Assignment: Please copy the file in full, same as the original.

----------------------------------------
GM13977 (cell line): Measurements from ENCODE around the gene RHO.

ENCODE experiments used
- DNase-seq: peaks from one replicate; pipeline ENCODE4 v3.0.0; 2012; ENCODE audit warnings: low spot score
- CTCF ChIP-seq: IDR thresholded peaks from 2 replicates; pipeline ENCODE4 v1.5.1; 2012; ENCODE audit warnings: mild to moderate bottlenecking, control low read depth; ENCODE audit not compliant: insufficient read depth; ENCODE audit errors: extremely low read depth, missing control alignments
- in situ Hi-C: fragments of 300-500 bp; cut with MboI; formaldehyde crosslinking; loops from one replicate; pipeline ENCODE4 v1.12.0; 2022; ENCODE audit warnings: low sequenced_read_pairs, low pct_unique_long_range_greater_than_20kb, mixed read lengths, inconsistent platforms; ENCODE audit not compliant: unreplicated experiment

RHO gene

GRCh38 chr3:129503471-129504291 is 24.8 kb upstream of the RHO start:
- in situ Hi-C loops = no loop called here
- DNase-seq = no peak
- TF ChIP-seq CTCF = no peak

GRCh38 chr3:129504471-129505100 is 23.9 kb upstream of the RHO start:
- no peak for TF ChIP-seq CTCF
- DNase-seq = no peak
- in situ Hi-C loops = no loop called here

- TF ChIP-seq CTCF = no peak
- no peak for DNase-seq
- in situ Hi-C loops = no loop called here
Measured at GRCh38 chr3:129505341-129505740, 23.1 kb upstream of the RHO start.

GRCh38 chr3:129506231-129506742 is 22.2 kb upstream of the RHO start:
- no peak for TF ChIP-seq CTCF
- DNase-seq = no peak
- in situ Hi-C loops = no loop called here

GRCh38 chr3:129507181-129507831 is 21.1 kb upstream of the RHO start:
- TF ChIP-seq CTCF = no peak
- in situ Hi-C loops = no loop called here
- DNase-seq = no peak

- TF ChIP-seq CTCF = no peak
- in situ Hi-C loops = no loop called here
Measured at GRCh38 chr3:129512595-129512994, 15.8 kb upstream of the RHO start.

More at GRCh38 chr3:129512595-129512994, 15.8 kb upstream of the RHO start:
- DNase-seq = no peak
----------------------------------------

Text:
GM13977 (cell line): Measurements from ENCODE around the gene RHO.

ENCODE experiments used
- DNase-seq: peaks from one replicate; pipeline ENCODE4 v3.0.0; 2012; ENCODE audit warnings: low spot score
- CTCF ChIP-seq: IDR thresholded peaks from 2 replicates; pipeline ENCODE4 v1.5.1; 2012; ENCODE audit warnings: mild to moderate bottlenecking, control low read depth; ENCODE audit not compliant: insufficient read depth; ENCODE audit errors: extremely low read depth, missing control alignments
- in situ Hi-C: fragments of 300-500 bp; cut with MboI; formaldehyde crosslinking; loops from one replicate; pipeline ENCODE4 v1.12.0; 2022; ENCODE audit warnings: low sequenced_read_pairs, low pct_unique_long_range_greater_than_20kb, mixed read lengths, inconsistent platforms; ENCODE audit not compliant: unreplicated experiment

RHO gene

GRCh38 chr3:129503471-129504291 is 24.8 kb upstream of the RHO start:
- in situ Hi-C loops = no loop called here
- DNase-seq = no peak
- TF ChIP-seq CTCF = no peak

GRCh38 chr3:129504471-129505100 is 23.9 kb upstream of the RHO start:
- no peak for TF ChIP-seq CTCF
- DNase-seq = no peak
- in situ Hi-C loops = no loop called here

- TF ChIP-seq CTCF = no peak
- no peak for DNase-seq
- in situ Hi-C loops = no loop called here
Measured at GRCh38 chr3:129505341-129505740, 23.1 kb upstream of the RHO start.

GRCh38 chr3:129506231-129506742 is 22.2 kb upstream of the RHO start:
- no peak for TF ChIP-seq CTCF
- DNase-seq = no peak
- in situ Hi-C loops = no loop called here

GRCh38 chr3:129507181-129507831 is 21.1 kb upstream of the RHO start:
- TF ChIP-seq CTCF = no peak
- in situ Hi-C loops = no loop called here
- DNase-seq = no peak

- TF ChIP-seq CTCF = no peak
- in situ Hi-C loops = no loop called here
Measured at GRCh38 chr3:129512595-129512994, 15.8 kb upstream of the RHO start.

More at GRCh38 chr3:129512595-129512994, 15.8 kb upstream of the RHO start:
- DNase-seq = no peak